Aug. 31 - The Obama Administration has moved to block AT&T's $39 billion purchase of T-Mobile, saying the deal would be a blow to competition in the wireless services industry. Conway G. Gittens reports.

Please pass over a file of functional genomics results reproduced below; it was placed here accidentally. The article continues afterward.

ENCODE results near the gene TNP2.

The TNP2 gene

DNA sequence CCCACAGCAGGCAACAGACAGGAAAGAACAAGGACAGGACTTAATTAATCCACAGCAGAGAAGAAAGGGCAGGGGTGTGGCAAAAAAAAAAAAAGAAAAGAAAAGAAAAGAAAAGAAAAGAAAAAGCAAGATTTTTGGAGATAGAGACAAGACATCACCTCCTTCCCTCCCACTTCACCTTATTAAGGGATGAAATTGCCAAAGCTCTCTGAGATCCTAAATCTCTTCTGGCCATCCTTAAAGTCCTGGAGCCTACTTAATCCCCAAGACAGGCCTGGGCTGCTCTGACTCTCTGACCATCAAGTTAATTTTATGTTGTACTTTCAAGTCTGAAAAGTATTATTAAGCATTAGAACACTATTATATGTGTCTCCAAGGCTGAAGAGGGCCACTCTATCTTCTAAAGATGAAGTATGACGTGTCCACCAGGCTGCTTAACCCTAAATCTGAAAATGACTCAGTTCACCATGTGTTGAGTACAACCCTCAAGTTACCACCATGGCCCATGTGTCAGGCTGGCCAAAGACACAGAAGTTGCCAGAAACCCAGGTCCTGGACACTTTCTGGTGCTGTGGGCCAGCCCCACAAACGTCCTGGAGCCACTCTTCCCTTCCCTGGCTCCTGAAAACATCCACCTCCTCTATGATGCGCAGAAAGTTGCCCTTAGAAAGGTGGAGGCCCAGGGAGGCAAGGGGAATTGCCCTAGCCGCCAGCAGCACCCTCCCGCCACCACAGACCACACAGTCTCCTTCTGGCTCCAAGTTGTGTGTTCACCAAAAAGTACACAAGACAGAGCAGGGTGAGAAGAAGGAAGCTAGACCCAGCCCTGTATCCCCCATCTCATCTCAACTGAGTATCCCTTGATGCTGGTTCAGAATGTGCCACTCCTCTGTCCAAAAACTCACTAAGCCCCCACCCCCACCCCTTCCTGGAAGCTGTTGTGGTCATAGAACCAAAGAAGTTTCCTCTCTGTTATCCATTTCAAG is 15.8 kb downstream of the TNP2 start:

TV AND WEB RESTRICTIONS~**SOUNDBITES ARE NBC MATERIAL - NO ACCESS USA/CNN/YAHOO/AOL/WIRELESS** AT&T is facing a disconnect in its $39 billion quest to acquire T-Mobile USA. The Obama Administration is suing to block the merger of two of the four big wireless service providers in the U.S. The complaint was laid out by Deputy Attorney General James Cole. SOUNDBITE: JAMES COLE, DEPUTY ATTORNEY GENERAL (ENGLISH) SAYING: "We are seeking to block this deal in order to maintain a vibrant and competitive marketplace that allows everyone to benefit from lower prices, better quality, and innovative products." In the lawsuit filed Wednesday, the Justice Department said eliminating T-Mobile as a competitor would be disastrous for consumers, because "millions of wireless customers" would see higher prices. T-Mobile is typically a lower cost alternative to bigger rivals AT&T, Verizon, and Sprint. Sharon Pozen, the acting head of the Justice Department's antitrust division, says the decision was reached after an exhaustive investigation. SOUNDBITE: SHARON POZEN, ACTING HEAD OF ANTITRUST DIVISION, U.S. JUSTICE DEPARTMENT (ENGLISH) SAYING: "We conducted dozens of interviews of customers and competitors. We reviewed millions of AT&T/T-Mobile documents. The conclusion we reached is clear any way you look at this transaction it is anticompetitive. Our action today seeks to ensure that our nation enjoys a competitive wireless industry that it deserves." The lawsuit is seen as a blow to AT&T, which earlier in the day pledged to bring back 5,000 U.S. jobs if the deal was approved. There's also a potential hit to the wallet. The company faces a break-up fee worth about $6 billion, including $3 billion in cash. But the blocking of the deal by the DOJ could mean SprintNextel could come a calling. The hampered No. 3 U.S. mobile service provider was hoping to snag T-Mobile BEFORE the AT&T deal was announced. Analysts say that is still likely, but the conversation may be slightly different, now that T-Mobile has been strengthened by the AT&T bid. Conway Gittens, Reuters